Army Sergeant Competes for Miss America Title

Miss America's image has taken a beating lately, but this year an unlikely hero may be coming to rescue of the beleaguered pageant: "GI Jill."

Among the contestants who will parade their talents, poise and beauty before the judges tonight in Las Vegas is Miss Utah -- Army Sgt. Jill Stevens, from Kaysville, Utah, who will trade in her cammies for haute couture.

During its peak, the Miss America pageant drew 30 million viewers for its national television broadcasts and the winners were seen as models for young womanhood. But with changing attitudes and the scandals surrounding some winners, the pageant no longer draws the audiences it once did. Last year, when it was broadcast on Country Music Television, just 2.5 million people watched. This year it will air on The Learning Channel.

If the judges are looking for someone to give the pageant new credibility, Stevens, 24, could be just the ticket.

Before facing the pressures of pageant life, she was saving soldiers' lives in a war zone, working as a combat medic at Bagram Airfield near Kabul, Afghanistan.

"The life of a soldier really prepares you and teaches you to think on your feet and for a stressful situation. It's really prepared me for the pageant," she said. "You have to dodge those bullets. It's a whole new combat zone."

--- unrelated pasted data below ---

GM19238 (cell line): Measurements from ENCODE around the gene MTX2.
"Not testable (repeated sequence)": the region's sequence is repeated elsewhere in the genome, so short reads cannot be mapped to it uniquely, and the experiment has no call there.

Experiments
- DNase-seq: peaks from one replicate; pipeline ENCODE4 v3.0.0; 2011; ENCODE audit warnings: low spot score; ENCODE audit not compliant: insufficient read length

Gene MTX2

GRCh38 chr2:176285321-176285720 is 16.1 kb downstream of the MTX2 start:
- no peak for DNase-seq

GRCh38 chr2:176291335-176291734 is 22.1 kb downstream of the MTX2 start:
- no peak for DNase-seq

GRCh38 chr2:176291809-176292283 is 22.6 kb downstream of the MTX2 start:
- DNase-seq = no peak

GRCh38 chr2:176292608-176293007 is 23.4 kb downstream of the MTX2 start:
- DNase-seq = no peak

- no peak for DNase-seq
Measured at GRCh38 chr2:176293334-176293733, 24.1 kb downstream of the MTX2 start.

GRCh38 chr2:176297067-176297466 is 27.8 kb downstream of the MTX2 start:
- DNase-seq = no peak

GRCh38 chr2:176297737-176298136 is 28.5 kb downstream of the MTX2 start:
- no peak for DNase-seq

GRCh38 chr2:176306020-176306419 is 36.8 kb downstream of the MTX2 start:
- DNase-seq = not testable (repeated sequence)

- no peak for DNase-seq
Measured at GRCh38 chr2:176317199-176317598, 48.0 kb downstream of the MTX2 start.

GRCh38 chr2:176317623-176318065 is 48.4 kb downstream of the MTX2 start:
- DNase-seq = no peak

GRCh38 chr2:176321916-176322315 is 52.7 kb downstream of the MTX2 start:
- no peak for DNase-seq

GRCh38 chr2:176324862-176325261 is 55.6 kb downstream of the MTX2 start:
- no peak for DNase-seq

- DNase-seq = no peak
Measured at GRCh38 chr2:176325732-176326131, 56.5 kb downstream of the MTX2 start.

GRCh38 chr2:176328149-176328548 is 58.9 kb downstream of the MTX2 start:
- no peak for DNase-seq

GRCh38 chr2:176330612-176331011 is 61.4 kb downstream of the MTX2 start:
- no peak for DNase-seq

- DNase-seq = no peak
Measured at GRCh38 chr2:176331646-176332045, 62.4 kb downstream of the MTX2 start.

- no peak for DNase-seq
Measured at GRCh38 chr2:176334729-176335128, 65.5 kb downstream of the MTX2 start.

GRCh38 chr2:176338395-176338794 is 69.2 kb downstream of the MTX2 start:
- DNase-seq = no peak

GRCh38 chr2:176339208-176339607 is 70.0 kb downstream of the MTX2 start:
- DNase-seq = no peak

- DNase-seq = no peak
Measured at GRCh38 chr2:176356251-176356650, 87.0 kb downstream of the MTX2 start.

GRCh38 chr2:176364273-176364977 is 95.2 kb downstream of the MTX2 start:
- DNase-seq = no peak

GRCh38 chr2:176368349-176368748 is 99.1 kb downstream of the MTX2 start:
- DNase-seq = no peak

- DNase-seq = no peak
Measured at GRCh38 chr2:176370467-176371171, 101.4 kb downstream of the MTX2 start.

But she's found that the pageant does have its own special challenges that all her military training couldn't prepare her for.

"One of the most difficult things is walking in high heels because me, all I have is combat boots," she said.

Not to mention the reaction from all the men she works with adding,

"One of them almost had a double-take," she said. "The soldiers' reaction when they found out I was in a beauty pageant -- they were like, 'Stevens, what are you doing?'

"It was just kind of fun they got to see this different side of me," she said. "When they would see me in the civilian side, they'd be like 'Whoa, OK, what happened with the no makeup messed up hair look?' and I've really been taught how to bring out this woman inside of me."

Stevens' fellow soldiers gave her some advice for how she could differentiate herself from the competition: "Disassemble your M16 for your talent," one of her Army friends offered.

"It's been great that the soldiers have really wanted to be involved and it's tapping into a whole new group of people all across the nation -- even the world. Soldiers are interested and intrigued with what I'm doing," said Stevens

Stevens, who now works as an Army recruiter, says win or lose, her greatest accomplishment will always be serving her country.

Now she's just excited to show young girls that Miss America isn't just about bathing suits anymore.

"To anyone in America I say, 'Lock and load. This is your one life, your one opportunity to show what you're capable of, make every shot count, go after your dreams,'" she said.

Dozens of soldiers are expected to be in the Las Vegas crowd tonight "hooah'ing" Stevens when she serves America on a different stage -- one with a little more makeup.

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